Walking away from Theatre Châtelet this afternoon, I felt as though my relationship with France and its notoriously perplexing people and culture had at long last reached some degree of depth. Three weeks into my four-month stint studying at L’Institut d’études politiques de Paris for my Masters in International Affairs, I seem to have found the heart beating within this city besieged by tourists and high prices.
And all it took was a packed audience, and 90 minutes with Michel Legrand and his plaintive score for the film, Les Parapluies de Cherbourg (The Umbrellas of Cherbourg). Theatre Châtelet offered a mere four performances of this devastatingly gorgeous concert staging of Parapluies, featuring another French institution, the opera star Natalie Dessay as Geneviève’s devoted mother.
Set in Cherbourg, Normandy in the 1950s, Parapluies focuses on an ill-fated love affair between 16-year-old Geneviève (Marie Oppert, 17, in a breakthrough performance) and Guy, a dashing young auto mechanic. Shortly after they fall head over heels, Guy is drafted to the French army to fight in Algeria, and Geneviève sings the unforgettable “Mon amour, je t’attendrai toute ma vie,” a melody that transforms into a leitmotif that never quite resolves itself.
While Guy is at war, Geneviève discovers she is pregnant with his daughter yet then agrees to marry Roland Cassard, a Parisian jeweller (silk-voiced baritone Laurent Naouri). Guy returns home limping and battered from war, struggling to resume normal life while trying to cope with Genevieve’s departure.
This is not a tragic film, however, and Guy too ends up happily married, eventually comfortable enough with his situation that when he and Geneviève encounter one another in Cherbourg, Guy opts against meeting their daughter and the film ends with Guy greeting his wife and playing with his son in the snow.
Filled from beginning to end with continuous verismo-like underscoring and sung recitativo, Parapluies is operatic in its structure yet Legrand’s atmospheric music approaches a degree of subtlety—which Massenet and Weill alike would envy—that places it in a genre of its own. Just when the score almost reaches the point of gaudiness, Legrand switches into an entirely different mode, ranging from subtle pizzicato to big-band. Under the composer’s lithe baton, the music never swells to melodramatic proportions and that seems to be precisely what he intends.
Ms. Dessay, who has had a triumphant but often turbulent career as a coloratura soprano, was my reason for seeing this performance. (She also recently recorded some of Legrand’s beloved tunes in a new album. But what I will remember most is the Paris audience’s unparalleled show of love and appreciation for Mr. Legrand. Now 82, the three-time Oscar winner is a bona fide legend here in France, and this was truly his show.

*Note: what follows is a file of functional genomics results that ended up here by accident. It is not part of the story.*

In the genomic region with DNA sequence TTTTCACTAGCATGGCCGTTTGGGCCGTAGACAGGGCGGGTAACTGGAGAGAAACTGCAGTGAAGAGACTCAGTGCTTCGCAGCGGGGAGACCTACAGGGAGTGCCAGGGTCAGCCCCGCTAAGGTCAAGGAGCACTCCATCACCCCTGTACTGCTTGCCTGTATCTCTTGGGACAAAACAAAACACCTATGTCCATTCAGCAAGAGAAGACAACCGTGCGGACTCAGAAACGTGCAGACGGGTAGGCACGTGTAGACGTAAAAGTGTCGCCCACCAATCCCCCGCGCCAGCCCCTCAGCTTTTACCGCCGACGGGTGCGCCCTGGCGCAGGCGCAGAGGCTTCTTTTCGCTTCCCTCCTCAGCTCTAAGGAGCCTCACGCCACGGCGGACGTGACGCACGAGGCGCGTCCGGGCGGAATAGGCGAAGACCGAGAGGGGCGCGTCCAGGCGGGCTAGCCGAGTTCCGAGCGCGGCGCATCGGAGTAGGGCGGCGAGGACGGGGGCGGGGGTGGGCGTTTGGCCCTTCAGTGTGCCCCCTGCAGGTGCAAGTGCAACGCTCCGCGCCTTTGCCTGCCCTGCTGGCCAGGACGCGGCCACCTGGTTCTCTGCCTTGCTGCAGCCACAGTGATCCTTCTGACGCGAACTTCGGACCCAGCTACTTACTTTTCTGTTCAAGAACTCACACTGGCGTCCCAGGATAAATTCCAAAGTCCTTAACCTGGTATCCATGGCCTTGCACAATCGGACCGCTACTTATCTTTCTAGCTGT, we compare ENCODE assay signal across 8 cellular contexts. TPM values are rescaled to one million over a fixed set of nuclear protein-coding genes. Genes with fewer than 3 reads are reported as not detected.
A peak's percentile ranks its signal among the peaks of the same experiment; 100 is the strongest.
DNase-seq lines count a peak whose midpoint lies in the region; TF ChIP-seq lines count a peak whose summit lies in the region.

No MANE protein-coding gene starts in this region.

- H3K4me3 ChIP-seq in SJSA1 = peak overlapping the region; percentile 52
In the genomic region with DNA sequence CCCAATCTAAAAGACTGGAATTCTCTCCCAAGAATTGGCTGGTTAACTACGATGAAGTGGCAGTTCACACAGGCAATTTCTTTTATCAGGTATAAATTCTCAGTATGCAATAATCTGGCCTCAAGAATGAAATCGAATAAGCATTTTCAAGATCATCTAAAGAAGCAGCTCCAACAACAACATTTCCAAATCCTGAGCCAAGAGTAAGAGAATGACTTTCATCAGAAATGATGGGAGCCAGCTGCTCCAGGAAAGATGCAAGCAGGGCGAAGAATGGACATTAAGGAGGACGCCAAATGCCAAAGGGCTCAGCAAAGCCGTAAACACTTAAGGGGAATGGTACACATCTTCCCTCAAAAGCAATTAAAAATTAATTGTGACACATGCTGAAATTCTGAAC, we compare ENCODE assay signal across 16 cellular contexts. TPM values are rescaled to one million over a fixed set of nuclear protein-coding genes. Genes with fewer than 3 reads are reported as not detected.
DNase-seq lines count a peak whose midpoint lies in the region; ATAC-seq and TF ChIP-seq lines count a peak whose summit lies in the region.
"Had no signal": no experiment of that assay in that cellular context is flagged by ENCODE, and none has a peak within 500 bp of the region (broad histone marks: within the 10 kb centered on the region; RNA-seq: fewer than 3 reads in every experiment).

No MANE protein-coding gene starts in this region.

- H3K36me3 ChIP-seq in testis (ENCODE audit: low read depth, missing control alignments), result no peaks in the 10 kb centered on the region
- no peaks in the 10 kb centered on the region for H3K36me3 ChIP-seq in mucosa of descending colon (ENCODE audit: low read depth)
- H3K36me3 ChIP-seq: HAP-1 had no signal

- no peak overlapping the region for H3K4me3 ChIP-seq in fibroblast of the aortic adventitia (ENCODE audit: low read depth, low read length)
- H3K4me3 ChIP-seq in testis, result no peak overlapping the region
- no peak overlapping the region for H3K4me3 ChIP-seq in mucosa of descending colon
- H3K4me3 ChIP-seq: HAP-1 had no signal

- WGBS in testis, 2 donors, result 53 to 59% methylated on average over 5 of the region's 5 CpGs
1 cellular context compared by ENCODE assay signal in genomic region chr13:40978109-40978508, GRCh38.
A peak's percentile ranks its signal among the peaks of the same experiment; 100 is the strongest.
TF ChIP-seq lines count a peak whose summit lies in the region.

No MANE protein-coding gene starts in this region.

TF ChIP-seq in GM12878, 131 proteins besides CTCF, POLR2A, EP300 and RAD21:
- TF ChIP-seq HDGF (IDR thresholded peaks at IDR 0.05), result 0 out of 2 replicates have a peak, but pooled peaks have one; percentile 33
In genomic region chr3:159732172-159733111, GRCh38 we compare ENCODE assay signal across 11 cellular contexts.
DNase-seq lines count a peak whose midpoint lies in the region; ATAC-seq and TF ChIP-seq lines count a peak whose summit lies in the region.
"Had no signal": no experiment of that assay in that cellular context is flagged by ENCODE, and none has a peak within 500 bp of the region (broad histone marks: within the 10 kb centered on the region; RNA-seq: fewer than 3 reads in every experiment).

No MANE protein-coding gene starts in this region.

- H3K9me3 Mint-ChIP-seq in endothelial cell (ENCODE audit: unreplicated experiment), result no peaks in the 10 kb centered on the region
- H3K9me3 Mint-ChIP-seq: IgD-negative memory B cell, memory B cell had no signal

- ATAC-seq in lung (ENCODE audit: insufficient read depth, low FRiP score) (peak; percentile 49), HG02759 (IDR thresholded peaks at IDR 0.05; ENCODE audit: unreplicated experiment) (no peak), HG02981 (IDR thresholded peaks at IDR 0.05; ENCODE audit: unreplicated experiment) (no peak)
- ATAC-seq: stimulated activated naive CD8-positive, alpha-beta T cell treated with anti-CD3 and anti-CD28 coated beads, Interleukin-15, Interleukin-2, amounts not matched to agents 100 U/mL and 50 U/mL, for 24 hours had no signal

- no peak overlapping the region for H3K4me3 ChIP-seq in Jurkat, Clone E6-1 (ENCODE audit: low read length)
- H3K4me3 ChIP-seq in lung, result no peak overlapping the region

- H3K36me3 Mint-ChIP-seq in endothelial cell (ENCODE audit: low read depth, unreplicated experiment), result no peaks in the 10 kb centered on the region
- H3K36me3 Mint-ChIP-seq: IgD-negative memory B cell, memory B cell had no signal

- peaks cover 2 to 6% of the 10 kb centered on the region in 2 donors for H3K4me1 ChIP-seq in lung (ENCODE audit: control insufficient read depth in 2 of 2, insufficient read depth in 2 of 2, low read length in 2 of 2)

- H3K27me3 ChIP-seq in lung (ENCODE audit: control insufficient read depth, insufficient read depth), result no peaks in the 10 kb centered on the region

As conductor he had a remarkable palette with which to work—the nearly 80 musicians of the Orchestre national d’Île-de-France, who deftly handle the delicate score and are impressive in the few but memorable jazz-infused outbursts allowed by Legrand. To top it off the maestro gets to make a grand entrance in a dark raincoat as the ensemble shuffles around him carrying umbrellas.
Once Marie meets Guy, the sheltered teen finds herself in a fast train experiencing the greatest pleasures and travails of life. Oppert confidently guides the audience through Marie’s journey and she sings with clarity, poignancy, and maturity. As Guy, tenor Vincent Niclo is suitably appealing both vocally and dramatically, though the libretto offers little opportunity for the audience to connect with, or comprehend the strength of, his love for Marie.
This is a significant event in Dessay’s career as it is among her first appearances outside of the purely operatic realm where she earned her reputation as a fearless exponent of the Queen of the Night and other stratospheric roles. Dessay has long stated that she views herself primarily as an actress—and this has caused some rumblings among opera purists. She is without question an inspired choice for the role of Madame Emery, never fully camouflaging her own vulnerability while consoling Marie as she experiences love for the first time. Much of the role lies in Dessay’s lower range, which can often lack tonal richness, though arguably the frailty of tone suits the character well.
Yet while the cast and orchestra deserve great credit, the presence of Legrand on the podium elevates this rather sparse production to the level of a major artistic milestone. Over the past three weeks, I have sought to acquaint myself with Paris and while the city is constantly overwhelming, I had yet to reach, and I had been longing to reach, its emotional core. These 90 minutes with Les Parapluies de Cherbourg allowed me a brief window into something resembling collective euphoria here in the City of Light. “Je s’attendrai toute ma vie…”